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India should adopt an open attitude toward the China-Pakistan Economic

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Indian External Affairs Minister Sushma Swaraj voiced India's concerns over the China-Pakistan Economic Corridor (CPEC), which passes through Pakistan occupied Kashmir (POK), during Chinese Foreign Minister Wang Yi's India trip, reported Global Times.

It is regrettable to see CPEC become another unharmonious factor in Sino-Indian ties, but China is unlikely to give up on the idea of CPEC because of India's protest. In fact, the economic corridor, linking Northwest China's Xinjiang Uyghur Autonomous Region to Gwadar Port in southwestern Pakistan, does not target any third party, India included. Given that China has developed close economic ties with both India and Pakistan in recent years, Beijing is unlikely to be interested in taking a side between the two countries.

The dispute over Kashmir between India and Pakistan makes the two countries habitually vigilant against any possibility of large-scale foreign investment flowing into the region, but it is the Kashmir conflict itself, rather than any alleged political intent behind the foreign investment that creates tension in the region. Rather than prevent foreign investors from entering the region as a solution to concerns over CPEC, India should focus on its negations with Pakistan to settle the Kashmir dispute.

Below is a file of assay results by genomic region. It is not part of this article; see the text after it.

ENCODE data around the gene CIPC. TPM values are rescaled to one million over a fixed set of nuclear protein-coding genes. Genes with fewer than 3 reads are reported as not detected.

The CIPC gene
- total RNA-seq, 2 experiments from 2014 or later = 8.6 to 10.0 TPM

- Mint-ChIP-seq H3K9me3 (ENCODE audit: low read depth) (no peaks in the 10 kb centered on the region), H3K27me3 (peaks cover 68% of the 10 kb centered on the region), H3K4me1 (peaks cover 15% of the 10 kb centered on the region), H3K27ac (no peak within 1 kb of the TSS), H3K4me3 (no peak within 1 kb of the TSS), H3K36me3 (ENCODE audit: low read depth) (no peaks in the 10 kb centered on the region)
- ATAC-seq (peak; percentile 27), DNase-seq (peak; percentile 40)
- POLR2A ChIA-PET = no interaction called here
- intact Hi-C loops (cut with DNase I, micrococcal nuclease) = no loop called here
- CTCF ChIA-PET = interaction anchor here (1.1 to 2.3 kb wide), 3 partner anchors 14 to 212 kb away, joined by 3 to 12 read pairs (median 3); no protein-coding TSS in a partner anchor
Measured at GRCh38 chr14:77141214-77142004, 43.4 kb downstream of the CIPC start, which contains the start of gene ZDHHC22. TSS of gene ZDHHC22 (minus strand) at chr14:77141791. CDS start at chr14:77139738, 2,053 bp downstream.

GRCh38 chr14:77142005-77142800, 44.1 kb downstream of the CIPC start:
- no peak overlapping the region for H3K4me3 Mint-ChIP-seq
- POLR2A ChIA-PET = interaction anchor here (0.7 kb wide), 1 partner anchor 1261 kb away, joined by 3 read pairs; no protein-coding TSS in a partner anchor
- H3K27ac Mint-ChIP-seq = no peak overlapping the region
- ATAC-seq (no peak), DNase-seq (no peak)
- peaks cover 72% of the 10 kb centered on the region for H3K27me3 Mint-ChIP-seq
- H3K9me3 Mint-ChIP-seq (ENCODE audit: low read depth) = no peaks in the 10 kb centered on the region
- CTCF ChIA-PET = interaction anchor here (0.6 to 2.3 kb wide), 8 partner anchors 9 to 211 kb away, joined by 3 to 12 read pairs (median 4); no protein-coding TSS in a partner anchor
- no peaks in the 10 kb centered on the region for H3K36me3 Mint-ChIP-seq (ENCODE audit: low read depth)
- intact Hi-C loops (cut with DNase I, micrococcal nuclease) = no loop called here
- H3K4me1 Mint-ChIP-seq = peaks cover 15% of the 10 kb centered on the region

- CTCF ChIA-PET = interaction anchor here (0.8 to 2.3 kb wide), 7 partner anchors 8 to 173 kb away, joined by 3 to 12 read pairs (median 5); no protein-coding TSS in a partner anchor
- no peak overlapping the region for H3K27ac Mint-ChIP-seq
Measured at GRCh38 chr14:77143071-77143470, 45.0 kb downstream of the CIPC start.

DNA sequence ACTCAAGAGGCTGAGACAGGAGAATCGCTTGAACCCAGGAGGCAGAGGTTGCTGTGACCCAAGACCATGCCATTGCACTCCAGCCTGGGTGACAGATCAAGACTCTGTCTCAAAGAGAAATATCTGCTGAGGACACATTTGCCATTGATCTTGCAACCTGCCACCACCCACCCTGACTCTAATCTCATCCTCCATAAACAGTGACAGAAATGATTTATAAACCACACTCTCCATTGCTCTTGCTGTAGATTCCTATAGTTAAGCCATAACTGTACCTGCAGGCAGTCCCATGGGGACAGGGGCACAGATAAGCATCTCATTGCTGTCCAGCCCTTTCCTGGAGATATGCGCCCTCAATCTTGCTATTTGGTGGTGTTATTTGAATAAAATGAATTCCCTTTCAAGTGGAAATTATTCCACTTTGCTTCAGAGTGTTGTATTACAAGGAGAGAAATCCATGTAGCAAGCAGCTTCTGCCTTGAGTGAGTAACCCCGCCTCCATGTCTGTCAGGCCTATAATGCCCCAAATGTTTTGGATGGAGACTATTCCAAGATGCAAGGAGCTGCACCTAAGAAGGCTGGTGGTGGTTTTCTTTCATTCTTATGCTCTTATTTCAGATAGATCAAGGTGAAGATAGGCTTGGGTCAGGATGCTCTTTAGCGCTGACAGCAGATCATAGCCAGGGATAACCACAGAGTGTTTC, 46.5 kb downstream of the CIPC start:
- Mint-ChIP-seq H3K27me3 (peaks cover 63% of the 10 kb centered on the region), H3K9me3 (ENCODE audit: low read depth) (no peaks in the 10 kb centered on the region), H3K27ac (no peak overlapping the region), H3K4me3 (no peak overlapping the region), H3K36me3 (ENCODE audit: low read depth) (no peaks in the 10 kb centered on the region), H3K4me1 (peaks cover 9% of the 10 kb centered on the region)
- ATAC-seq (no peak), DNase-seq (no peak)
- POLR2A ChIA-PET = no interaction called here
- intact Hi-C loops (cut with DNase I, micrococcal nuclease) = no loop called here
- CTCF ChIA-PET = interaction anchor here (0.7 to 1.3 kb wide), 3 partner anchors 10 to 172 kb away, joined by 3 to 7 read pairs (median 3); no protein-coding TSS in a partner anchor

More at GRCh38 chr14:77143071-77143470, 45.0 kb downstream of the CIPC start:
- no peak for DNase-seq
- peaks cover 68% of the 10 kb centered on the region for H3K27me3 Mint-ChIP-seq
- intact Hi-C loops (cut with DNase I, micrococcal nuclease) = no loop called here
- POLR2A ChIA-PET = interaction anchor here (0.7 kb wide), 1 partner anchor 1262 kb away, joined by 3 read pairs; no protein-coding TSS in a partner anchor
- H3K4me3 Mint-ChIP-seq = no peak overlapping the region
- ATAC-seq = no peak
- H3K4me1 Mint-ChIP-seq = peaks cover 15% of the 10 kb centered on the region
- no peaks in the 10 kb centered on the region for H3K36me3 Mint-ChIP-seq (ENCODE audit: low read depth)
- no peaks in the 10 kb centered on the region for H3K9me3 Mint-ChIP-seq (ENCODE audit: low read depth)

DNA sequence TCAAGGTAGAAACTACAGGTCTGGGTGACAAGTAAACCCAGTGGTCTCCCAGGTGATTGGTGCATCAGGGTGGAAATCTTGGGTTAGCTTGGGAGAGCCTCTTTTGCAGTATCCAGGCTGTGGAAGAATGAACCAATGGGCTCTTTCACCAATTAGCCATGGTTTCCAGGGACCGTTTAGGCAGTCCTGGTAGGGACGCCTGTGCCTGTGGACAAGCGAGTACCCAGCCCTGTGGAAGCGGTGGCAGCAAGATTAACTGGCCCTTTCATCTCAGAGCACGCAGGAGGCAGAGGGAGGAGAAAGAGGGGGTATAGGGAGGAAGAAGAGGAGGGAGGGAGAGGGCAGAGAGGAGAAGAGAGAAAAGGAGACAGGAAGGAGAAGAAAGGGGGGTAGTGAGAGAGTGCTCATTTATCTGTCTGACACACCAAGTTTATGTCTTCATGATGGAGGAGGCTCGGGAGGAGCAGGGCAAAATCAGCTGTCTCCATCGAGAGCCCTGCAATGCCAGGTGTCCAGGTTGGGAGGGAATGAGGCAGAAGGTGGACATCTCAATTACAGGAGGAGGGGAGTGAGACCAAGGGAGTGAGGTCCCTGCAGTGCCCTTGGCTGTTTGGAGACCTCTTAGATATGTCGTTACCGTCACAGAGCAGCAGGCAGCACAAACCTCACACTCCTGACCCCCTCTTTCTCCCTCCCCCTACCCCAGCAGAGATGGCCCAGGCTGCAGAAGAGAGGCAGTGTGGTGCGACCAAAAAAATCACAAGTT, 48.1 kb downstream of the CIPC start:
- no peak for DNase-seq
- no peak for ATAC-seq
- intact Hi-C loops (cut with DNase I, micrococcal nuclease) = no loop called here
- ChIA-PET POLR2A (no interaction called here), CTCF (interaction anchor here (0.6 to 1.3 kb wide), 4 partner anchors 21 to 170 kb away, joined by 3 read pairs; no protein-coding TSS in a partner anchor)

It is precisely because of the region's worsening investment environment that POK's economy is still heavily reliant on agriculture. Also, the northern part of India bordering Pakistan and India-controlled Kashmir both lack basic infrastructure.

The CPEC is not a zero-sum game where Pakistan gains and India loses. If economic cooperation between China and Pakistan can improve infrastructure in the region, including in the Kashmir area, India will have an opportunity to expand trade routes to Central Asia.

New Delhi may need to adopt an open attitude toward CPEC so the project can speed up development in the region and benefit the local population. Hopefully India can also improve infrastructure in the regions bordering Pakistan to promote regional economic integration. Any way in which India can put aside politics and join in the task of economic development would be welcome.

Economic cooperation between India, Pakistan and China would create an open atmosphere for launching talks to solve the Kashmir dispute. In this regard, New Delhi may need to take the long view for its national interests.
Read more on globaltimes.cn.

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Reporter: Denes Osvalt
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